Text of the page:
The BLACK DAHLIA in Media
Books, films, and other media
A 1975 TV movie about the case, Who Is the Black Dahlia by Robert Lenski and starring Lucie Arnaz, is a highly fictionalized version of the murder. Many details were changed because several people, including Short's mother and Red Manley, who brought Short from San Diego to Los Angeles, refused to sign releases for the studio.
Take 2 Interactive published the computer game, Black Dahlia, in 1998. The puzzle-based adventure game tied Elizabeth Short's murder to Nazis and occult rituals which the player had to investigate. The game features Dennis Hopper, whose son-in-law was one of the company's owners, and Teri Garr. It also ties the murder to the infamous Cleveland Torso Murderer, though the torso murders' case was altered to fit into the storyline.
A film by Brian De Palma, The Black Dahlia, based on the James Ellroy novel described below, stars Josh Hartnett, Aaron Eckhart, Scarlett Johansson, Hilary Swank, Rose McGowan and Mia Kirshner as Elizabeth Short, and was released in September 2006.
Selected references in other media
The Joyce Carol Oates novel Blonde, a fictional biography of Marilyn Monroe, has a recurring character named Elizabeth Short. In the book it is implied that a studio mogul raped Short, and later there is a small reference to Short being killed.
John Gregory Dunne used the murder as a point of departure in his 1977 novel True Confessions, which was made into the 1981 film of the same name starring Robert Duvall and Robert De Niro with a screenplay by Dunne and his wife, Joan Didion.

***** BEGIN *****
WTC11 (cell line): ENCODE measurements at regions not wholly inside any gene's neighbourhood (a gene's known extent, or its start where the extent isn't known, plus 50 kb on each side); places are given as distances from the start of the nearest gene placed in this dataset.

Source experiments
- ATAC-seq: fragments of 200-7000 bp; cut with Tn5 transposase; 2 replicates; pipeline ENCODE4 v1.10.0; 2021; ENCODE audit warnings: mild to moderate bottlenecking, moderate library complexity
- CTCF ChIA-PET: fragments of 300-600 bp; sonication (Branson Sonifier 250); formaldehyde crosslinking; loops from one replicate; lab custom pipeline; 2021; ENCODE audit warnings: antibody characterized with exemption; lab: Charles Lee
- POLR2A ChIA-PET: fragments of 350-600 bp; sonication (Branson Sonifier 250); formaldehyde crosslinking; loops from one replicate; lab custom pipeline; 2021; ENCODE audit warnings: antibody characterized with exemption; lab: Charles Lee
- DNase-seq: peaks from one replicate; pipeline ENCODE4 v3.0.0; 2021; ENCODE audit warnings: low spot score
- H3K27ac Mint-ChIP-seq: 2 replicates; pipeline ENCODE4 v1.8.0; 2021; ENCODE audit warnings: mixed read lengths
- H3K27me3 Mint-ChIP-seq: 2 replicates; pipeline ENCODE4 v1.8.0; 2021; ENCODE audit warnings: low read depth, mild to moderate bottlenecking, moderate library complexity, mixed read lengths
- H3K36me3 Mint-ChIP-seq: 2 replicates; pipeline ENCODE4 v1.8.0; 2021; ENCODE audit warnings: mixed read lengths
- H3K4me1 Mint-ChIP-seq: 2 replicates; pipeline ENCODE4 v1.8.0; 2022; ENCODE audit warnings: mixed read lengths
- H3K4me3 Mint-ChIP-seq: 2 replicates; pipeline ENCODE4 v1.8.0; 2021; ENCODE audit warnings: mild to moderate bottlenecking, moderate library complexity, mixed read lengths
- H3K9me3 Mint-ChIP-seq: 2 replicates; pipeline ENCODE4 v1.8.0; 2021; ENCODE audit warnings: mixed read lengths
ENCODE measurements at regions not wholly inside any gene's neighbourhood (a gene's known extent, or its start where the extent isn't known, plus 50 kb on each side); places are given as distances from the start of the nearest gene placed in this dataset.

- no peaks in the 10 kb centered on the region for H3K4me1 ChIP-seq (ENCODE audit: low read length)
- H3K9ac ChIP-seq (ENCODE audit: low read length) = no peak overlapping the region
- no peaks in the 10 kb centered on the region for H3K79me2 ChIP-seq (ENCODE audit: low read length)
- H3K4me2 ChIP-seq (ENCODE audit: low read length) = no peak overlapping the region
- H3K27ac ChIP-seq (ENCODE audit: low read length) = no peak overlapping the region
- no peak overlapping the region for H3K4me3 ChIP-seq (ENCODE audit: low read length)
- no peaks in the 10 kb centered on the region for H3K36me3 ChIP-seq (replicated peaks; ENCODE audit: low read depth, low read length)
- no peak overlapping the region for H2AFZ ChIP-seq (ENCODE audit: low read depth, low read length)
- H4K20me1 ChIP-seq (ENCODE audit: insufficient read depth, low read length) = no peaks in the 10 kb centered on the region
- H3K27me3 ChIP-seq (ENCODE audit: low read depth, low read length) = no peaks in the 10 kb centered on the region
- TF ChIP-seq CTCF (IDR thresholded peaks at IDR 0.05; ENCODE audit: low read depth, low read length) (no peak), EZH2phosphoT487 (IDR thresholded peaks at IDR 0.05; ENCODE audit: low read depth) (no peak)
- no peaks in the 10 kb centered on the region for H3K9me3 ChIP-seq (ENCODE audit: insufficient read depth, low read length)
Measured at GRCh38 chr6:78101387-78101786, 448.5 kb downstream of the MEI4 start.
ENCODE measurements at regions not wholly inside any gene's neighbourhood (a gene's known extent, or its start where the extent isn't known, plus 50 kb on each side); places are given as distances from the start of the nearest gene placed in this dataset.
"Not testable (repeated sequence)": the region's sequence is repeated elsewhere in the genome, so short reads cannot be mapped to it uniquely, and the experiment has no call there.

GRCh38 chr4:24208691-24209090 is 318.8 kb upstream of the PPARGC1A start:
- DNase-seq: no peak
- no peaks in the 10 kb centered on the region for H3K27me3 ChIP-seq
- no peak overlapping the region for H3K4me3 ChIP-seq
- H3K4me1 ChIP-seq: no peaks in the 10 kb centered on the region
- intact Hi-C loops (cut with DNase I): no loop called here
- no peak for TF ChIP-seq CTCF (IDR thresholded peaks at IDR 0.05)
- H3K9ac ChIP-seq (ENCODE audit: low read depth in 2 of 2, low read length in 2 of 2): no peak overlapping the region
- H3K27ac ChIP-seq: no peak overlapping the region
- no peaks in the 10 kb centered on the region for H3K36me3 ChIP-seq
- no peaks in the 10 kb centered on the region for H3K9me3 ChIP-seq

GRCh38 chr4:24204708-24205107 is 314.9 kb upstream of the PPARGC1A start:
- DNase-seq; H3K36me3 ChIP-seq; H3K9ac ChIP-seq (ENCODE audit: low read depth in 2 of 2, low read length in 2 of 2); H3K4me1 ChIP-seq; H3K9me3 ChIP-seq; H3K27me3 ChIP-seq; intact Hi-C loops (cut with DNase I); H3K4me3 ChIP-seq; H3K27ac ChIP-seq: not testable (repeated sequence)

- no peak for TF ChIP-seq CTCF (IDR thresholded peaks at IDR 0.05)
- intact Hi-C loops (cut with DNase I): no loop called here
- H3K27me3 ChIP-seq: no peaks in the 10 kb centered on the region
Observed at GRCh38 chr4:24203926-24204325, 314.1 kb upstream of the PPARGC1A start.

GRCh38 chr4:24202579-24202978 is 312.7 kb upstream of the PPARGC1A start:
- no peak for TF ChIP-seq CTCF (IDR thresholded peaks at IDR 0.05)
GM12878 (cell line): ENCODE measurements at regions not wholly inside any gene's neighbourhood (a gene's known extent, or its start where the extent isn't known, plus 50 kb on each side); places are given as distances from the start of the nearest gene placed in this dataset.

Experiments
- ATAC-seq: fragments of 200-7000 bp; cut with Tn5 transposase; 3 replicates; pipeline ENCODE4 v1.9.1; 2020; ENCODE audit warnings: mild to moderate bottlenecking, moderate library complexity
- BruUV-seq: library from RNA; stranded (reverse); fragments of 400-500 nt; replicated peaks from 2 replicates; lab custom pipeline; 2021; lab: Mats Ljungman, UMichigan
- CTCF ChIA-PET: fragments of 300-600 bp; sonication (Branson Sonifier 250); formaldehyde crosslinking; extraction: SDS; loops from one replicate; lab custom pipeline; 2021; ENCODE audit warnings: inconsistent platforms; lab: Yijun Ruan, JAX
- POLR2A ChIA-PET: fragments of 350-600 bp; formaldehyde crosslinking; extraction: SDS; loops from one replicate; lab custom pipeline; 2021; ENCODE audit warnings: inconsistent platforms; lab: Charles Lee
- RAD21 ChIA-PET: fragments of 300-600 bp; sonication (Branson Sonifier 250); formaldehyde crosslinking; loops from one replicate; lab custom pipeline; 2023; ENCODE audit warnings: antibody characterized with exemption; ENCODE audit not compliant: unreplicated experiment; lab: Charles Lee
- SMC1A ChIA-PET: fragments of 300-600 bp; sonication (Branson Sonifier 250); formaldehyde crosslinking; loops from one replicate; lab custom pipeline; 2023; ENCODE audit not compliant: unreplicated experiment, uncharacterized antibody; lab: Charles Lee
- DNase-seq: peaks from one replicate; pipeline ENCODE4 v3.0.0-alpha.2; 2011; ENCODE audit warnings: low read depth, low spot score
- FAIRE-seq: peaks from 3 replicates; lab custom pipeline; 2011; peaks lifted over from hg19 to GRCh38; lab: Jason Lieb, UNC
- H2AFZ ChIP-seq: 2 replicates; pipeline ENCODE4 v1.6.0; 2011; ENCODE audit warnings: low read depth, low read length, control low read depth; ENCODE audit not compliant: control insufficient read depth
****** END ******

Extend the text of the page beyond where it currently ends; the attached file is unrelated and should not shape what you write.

Neo-noir author James Ellroy based his 1987 book, The Black Dahlia on the crime.
Max Allan Collins combined the Black Dahlia and Cleveland Torso Murder in his Shamus Award-winning 2002 novel, Angel in Black, featuring his character, private investigator Nathan Heller.
William Randolph Fowler, a reporter at the scene of the crime, included the Black Dahlia case in his 1991 autobiography, Reporters: Memoirs of a Young Newspaperman.
The book Exquisite Corpse: Surrealism And The Black Dahlia Murder compares the Black Dahlia murder to surrealist art.
Lynda La Plante's novel The Red Dahlia details a fictional story about a modern-day killer who is copying the Black Dahlia case.
In Jack Webb's novel, The Badge, an entire section is devoted to the case of the Black Dahlia.
Television and film
The case inspired the 1953 noir film The Blue Gardenia, including a title song sung by Nat King Cole.
In the thirteenth episode of season 4 of the television series Hunter, Sgt. Rick Hunter (Fred Dryer) investigates the case of The Black Dahlia.
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